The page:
Shaun Johnson of The Chalk Face, a website dedicated to questions of public education (particularly to the struggle against the so-called “reformers” who are attempting to eradicate it), has a post at Good which, though it is aimed at demonstrating why the current “reforms” should be viewed with suspicion, also shows why we should be a little skeptical of the current craze for MOOCs.
Johnson points out that the panoply of “tools” being used to restructure public education are not being used in the elite private schools of the United States. He points out that: “This entire enterprise operates on one very powerful currency: data. Without the data, the machine ceases to operate.” Yet data is not, and never has been, a major force in development of really good education. People are. Educated people skilled at motivating others to make use of the resources and pathways their teachers can provide.
Good education requires intensive interpersonal interaction. It can be structured in all sorts of ways–Keller’s Personalized System of Instruction, for example, relies on student mentors and graduate assistants as well as professors–but it all comes down to that personal connection. Information alone, no matter how well sorted, no matter how craftily presented, is not enough. Just as a baby needs human contact to grow and prosper, so does a student–and that contact can’t be mediated by technology or proscribed by information (by data).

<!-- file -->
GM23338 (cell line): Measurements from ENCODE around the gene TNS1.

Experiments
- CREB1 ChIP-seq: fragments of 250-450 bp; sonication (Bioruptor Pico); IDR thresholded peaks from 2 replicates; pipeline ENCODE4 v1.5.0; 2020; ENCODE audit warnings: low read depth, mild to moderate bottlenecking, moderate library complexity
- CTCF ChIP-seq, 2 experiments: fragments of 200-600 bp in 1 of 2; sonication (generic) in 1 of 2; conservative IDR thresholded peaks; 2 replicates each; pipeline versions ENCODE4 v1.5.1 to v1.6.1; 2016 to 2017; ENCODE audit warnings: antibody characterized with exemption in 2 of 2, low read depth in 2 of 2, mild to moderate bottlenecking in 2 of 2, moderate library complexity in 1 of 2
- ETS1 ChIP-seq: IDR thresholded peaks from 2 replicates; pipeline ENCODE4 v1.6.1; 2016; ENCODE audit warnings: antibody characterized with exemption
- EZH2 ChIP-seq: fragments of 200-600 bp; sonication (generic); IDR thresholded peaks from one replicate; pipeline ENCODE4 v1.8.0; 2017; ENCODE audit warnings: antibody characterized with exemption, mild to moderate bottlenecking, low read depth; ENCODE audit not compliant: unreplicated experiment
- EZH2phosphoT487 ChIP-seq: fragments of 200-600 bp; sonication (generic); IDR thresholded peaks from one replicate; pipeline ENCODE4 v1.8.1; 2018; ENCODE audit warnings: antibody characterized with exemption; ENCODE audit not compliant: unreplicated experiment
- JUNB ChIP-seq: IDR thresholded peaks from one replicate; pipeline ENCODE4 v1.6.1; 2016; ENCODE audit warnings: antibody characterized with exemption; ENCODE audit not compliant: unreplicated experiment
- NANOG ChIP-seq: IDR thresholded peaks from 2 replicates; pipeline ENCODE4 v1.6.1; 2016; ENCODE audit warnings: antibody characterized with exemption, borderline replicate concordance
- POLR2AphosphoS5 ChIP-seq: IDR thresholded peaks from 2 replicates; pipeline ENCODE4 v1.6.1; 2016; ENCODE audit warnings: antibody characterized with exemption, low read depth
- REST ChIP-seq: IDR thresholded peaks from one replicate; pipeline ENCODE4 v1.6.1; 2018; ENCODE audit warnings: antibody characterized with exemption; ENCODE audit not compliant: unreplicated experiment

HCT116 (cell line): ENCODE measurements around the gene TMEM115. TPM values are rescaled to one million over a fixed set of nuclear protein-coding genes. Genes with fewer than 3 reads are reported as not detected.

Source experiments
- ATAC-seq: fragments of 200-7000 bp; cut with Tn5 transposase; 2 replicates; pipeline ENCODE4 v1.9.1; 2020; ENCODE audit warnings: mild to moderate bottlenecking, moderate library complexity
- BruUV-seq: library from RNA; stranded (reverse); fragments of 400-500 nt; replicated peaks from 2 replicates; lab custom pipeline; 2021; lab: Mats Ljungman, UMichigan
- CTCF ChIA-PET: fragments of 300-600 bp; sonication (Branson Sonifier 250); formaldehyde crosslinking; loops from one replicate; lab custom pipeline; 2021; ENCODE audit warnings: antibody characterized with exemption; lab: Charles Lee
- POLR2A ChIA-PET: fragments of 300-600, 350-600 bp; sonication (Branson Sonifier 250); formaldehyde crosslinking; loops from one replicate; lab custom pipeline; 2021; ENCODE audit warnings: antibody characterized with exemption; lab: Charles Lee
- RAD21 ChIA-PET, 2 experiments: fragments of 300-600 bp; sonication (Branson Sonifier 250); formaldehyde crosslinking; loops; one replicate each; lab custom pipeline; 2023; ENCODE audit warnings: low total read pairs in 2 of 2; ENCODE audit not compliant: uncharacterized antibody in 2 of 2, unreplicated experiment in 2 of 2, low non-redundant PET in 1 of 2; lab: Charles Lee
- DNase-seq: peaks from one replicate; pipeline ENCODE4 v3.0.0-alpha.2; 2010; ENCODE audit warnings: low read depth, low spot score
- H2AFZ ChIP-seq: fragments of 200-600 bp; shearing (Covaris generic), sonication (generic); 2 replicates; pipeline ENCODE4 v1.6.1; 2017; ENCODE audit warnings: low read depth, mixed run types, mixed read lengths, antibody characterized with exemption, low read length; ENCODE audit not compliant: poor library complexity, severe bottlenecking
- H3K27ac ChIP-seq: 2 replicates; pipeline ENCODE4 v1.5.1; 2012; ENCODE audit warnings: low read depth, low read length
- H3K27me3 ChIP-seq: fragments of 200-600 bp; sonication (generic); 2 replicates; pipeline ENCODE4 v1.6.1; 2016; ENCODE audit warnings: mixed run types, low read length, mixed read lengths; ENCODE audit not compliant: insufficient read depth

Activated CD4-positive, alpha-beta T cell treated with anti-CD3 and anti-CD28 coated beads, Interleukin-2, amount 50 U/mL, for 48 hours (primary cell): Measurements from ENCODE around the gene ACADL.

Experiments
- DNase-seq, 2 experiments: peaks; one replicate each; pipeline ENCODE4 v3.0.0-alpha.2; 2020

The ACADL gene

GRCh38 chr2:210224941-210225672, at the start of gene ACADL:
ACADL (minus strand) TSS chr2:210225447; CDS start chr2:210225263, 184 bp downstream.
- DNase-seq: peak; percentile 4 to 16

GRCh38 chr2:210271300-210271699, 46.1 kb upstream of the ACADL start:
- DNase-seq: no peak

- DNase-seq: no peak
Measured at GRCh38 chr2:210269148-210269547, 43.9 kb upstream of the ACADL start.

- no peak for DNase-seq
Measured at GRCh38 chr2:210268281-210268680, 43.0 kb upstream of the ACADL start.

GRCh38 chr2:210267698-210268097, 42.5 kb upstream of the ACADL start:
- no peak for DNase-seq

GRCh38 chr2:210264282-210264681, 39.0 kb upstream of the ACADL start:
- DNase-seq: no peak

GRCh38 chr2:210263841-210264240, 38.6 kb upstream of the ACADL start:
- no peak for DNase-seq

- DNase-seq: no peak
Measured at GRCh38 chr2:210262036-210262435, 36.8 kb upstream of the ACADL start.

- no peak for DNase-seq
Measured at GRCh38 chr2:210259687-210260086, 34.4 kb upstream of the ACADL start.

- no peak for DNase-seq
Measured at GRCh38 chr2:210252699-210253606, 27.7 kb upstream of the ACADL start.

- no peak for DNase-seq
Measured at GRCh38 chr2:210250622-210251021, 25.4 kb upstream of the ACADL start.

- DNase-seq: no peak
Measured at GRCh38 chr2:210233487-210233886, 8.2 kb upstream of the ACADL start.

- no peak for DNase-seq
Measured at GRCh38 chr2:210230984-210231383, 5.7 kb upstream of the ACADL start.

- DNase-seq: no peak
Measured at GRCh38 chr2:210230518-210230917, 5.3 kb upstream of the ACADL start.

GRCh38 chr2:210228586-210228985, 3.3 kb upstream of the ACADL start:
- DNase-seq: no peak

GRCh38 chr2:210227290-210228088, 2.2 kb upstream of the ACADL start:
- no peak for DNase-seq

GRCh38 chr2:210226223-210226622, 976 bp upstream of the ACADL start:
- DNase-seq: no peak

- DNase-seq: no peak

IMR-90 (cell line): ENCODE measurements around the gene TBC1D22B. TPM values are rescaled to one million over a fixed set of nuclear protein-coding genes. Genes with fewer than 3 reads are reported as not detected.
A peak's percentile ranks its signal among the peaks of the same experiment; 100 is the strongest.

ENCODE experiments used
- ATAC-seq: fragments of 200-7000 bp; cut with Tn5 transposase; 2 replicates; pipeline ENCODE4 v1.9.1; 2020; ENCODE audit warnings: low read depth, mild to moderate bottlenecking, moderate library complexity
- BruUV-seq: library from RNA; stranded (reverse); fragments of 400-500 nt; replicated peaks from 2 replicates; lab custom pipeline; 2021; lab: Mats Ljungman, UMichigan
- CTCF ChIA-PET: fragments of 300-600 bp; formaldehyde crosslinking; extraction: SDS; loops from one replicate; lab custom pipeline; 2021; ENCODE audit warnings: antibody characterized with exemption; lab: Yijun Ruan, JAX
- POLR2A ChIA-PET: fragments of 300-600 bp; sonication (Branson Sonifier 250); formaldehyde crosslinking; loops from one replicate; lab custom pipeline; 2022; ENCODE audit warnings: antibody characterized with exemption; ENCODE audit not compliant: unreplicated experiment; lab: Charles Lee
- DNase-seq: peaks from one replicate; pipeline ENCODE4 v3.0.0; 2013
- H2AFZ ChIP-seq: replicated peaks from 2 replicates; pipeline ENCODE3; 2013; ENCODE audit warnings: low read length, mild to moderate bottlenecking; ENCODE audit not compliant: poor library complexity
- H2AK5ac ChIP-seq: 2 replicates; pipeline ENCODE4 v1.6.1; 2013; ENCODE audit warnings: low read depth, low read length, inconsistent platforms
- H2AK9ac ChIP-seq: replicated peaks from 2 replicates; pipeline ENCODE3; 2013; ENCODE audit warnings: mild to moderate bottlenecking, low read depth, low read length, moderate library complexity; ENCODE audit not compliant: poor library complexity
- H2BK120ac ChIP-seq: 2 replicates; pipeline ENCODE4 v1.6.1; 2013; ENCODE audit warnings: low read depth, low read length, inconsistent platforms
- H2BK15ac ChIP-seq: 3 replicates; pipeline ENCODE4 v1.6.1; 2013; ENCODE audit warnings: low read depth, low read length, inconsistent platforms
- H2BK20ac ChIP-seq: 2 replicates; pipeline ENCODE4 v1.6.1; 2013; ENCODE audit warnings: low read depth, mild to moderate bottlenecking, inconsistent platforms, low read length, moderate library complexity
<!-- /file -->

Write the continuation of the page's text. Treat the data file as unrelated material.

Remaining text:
That, though, isn’t Johnson’s main point. What he is saying is that the best educational institutions in America are ignoring the current fads for reform. This, he says, should be indication enough that the “reforms” don’t aim to improve education but have another agenda. No matter what happens in the public schools, the elite private schools will continue to do what they have always done: provide strong education through personal attention and concentration on the students, not on data.
The same will be true of higher education if we are indeed entering an age of MOOCs. The MOOCs may have a stamp of approval from Stanford or MIT, but the education one gets at Stanford or MIT will be different on all levels from what one receives through MOOCs. The names of the professors associated may be the same, but only the privileged undergraduates will benefit from the kinds of interaction that make a professor truly great. The MOOCs, then, will never be for the top students–not alone, at least.
In a previous post, I quoted Binyavanga Wainaina, who argues that the “things” we develop to “help” the poor rarely do much more than solidify the divide between the elite and the hoi polloi. This is true of everything from testing to wind-up radios.
I suspect that it will prove just as true of MOOCs.
[Tomorrow I will post about my first week as a student in a MOOC. It has been a learning experience, though perhaps not quite in the way its created envisioned.]